Software-Defined Everything Offers Business Value

By Bob Violino  |  Posted 2014-08-01 Email Print this article Print
 
 
 
 
 
 
 
software-defined everything

One of the fast-growing trends in IT today is software-defined everything, technology that presents some compelling potential benefits for organizations.

The medical center had a number of IT projects that needed to scale over time, while delivering consistent performance to users from beginning to end. Openshaw states that the software-defined approach—specifically software-defined storage—will help achieve that.

For example, Yale New Haven launched a virtual desktop infrastructure (VDI) pilot that had to have a design that could go from 1,000 to 9,000 users over the next three years, at an undetermined rate. "Storage was the bottleneck," Openshaw says.

To address the challenge, the medical center deployed software-defined storage products from Nexenta Systems.

"Using a traditional model, we would be forced to purchase a great deal of storage resources that would not be consumed for some time," Openshaw says. "Nexenta's storage solutions enabled us to build modularly."

Currently, the pilot is supporting close to 2,000 concurrent-user VMware View virtual desktops, with capacity for failover.

The medical center is also implementing VMware's suite of software-defined data center products to help it deliver infrastructure as a service. Specifically, it is using the vendor's vCloud Hybrid Service (vCHS) hybrid cloud, NSX virtual networking and vCenter Operations Manager for data center operations management.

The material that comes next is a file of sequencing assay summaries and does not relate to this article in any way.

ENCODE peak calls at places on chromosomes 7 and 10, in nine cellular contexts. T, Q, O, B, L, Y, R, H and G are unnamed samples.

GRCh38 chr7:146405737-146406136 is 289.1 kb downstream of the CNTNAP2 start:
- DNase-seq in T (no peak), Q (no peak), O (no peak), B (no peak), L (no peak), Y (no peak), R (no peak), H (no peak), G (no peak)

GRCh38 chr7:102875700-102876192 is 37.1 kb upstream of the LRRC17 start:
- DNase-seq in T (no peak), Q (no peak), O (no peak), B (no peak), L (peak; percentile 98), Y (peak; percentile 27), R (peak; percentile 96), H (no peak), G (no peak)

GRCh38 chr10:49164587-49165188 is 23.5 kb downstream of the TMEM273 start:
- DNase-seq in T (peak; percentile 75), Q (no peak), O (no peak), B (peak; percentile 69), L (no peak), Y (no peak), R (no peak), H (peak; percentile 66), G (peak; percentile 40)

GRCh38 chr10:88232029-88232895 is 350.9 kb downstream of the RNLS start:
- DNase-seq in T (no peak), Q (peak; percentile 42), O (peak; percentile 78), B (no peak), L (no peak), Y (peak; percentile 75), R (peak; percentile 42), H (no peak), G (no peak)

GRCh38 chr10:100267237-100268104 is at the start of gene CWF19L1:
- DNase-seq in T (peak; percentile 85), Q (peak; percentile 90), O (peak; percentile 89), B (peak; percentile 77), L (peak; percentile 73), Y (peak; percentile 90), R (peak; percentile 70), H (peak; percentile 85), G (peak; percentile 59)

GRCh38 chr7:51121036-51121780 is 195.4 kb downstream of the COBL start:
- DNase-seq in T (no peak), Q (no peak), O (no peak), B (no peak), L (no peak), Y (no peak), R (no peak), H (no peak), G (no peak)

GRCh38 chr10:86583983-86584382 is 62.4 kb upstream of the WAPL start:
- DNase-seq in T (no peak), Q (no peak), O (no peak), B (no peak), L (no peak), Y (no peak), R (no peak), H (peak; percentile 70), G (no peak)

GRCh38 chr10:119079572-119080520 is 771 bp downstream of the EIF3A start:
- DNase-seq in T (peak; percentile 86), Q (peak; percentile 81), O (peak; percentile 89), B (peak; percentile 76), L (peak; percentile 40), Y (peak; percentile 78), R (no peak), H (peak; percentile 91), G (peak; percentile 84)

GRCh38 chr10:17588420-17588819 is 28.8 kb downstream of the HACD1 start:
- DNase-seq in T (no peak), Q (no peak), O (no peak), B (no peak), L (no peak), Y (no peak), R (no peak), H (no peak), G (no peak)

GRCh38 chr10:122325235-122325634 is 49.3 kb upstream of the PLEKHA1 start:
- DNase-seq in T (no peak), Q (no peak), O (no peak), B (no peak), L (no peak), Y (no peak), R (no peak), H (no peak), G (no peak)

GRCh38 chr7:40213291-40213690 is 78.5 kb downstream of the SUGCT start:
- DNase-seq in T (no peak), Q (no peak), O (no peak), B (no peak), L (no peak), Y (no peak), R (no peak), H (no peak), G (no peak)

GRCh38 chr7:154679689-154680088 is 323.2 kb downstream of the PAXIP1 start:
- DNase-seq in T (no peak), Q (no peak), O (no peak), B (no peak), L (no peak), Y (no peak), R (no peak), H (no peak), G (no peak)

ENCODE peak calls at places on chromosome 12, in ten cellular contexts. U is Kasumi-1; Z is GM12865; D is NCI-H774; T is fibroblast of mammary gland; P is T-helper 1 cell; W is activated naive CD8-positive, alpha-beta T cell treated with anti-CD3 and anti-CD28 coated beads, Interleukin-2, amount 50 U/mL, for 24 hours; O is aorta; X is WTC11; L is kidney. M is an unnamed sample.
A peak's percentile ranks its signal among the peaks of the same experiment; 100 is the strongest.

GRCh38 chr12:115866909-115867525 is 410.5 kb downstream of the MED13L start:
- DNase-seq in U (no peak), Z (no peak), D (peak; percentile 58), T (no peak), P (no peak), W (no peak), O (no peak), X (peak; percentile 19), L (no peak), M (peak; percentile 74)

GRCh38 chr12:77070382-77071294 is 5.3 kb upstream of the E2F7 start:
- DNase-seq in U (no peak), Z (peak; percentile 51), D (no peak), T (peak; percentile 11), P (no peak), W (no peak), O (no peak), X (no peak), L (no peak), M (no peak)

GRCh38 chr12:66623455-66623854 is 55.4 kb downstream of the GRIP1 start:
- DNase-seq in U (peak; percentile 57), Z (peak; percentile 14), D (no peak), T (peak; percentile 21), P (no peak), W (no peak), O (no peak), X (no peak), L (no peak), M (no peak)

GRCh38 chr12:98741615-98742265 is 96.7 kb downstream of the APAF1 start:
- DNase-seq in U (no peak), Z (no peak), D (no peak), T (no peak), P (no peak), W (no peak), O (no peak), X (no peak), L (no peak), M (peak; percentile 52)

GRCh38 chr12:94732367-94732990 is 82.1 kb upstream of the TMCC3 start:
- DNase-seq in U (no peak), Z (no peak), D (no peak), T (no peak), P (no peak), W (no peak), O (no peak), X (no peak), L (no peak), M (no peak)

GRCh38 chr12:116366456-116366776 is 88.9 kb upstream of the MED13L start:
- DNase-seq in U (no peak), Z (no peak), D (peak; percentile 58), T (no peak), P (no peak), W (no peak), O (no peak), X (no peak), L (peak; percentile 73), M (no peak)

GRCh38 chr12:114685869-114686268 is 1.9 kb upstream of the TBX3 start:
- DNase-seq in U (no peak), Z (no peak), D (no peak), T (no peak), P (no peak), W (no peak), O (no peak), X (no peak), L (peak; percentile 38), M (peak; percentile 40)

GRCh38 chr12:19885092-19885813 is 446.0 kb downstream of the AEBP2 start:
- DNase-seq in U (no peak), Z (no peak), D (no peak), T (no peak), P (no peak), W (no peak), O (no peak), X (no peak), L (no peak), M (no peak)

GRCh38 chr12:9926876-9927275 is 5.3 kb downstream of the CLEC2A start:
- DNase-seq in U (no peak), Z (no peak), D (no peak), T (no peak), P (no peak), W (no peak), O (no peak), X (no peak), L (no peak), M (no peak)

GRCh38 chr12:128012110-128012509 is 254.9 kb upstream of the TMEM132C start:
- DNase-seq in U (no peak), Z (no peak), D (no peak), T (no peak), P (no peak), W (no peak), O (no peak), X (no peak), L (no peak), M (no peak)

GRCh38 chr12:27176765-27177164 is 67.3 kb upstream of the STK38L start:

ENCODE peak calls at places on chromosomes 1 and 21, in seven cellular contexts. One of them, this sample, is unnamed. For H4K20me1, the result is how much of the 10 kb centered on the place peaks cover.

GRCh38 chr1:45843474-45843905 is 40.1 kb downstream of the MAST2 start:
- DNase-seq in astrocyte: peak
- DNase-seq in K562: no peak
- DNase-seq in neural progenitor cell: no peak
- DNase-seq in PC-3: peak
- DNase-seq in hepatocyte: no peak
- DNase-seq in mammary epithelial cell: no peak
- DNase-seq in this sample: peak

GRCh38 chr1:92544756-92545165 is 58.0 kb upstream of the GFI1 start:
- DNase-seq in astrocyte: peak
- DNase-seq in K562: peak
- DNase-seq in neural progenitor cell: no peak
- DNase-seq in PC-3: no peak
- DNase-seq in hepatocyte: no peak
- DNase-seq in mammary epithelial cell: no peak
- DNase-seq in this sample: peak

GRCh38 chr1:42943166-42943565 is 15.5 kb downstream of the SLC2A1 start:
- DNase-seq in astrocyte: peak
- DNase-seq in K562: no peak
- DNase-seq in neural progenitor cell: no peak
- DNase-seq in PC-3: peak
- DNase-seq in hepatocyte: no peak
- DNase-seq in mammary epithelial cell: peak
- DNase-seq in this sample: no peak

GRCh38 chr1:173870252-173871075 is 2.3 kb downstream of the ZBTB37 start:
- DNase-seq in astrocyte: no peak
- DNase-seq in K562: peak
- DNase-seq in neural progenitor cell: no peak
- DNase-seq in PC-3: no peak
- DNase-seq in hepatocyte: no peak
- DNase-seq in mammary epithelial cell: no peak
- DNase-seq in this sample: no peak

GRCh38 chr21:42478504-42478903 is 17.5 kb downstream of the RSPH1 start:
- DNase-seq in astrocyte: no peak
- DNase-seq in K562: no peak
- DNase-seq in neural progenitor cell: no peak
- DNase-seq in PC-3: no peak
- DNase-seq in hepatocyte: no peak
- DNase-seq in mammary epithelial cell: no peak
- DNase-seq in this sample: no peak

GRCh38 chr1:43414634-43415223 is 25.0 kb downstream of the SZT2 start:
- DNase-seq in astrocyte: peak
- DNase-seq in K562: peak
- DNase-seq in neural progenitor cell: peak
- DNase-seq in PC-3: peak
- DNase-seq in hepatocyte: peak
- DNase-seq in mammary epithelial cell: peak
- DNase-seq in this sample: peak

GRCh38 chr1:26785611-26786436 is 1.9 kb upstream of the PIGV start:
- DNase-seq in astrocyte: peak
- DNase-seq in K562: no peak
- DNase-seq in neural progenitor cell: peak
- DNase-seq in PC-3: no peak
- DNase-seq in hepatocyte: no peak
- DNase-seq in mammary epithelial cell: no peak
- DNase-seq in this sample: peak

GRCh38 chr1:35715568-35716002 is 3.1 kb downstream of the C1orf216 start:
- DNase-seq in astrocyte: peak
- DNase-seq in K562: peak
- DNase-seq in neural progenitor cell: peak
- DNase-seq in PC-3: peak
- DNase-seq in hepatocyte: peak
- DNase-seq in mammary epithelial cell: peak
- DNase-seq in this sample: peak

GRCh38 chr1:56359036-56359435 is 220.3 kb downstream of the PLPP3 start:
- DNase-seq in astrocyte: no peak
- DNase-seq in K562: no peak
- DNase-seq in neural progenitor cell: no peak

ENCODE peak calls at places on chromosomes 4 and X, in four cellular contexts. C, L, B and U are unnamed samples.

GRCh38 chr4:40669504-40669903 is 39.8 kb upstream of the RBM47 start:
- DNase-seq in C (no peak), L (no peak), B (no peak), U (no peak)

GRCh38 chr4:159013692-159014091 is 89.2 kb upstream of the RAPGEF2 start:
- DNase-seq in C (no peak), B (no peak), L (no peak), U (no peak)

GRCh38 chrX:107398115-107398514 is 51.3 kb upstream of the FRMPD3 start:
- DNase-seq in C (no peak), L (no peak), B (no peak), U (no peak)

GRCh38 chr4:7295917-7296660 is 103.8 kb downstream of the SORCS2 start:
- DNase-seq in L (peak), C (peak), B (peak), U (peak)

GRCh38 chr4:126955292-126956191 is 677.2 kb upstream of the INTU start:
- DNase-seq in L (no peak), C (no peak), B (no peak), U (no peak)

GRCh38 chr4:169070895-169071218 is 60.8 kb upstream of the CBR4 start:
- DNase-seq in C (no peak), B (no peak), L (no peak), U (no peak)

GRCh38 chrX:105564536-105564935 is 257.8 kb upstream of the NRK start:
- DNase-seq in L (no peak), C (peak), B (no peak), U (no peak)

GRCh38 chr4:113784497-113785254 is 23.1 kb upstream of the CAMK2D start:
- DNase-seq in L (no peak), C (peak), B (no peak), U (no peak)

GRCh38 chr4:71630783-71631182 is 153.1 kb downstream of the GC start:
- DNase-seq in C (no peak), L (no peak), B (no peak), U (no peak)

Like other organizations that are moving to a software-defined approach to IT, Yale New Haven is finding that this strategy can redefine the way enterprises build their IT infrastructures.

"Software-defined solutions create efficiencies through proper utilization rates of the underlying hardware," Openshaw says. "The traditional model used in the past forced IT to build up silos that have the potential to become underutilized."

Additional benefits of the software-defined approach are that it is easier to deploy and manage systems and to migrate to the next generation of hardware, he adds.

"I think the writing is on the wall for an industry change in direction to the software-defined data center," Openshaw says. "The discussions of [this topic] between colleagues and peers within IT organizations across the country are becoming more and more frequent.

"It will not happen overnight, and it will take a good deal of planning and design. If you are not investigating technologies or building a [software-defined] strategy, the start time is now."



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Bob Violino, a Baseline contributing writer, is the editorial director at Victory Business Communications.

 
 
 
 
 
 

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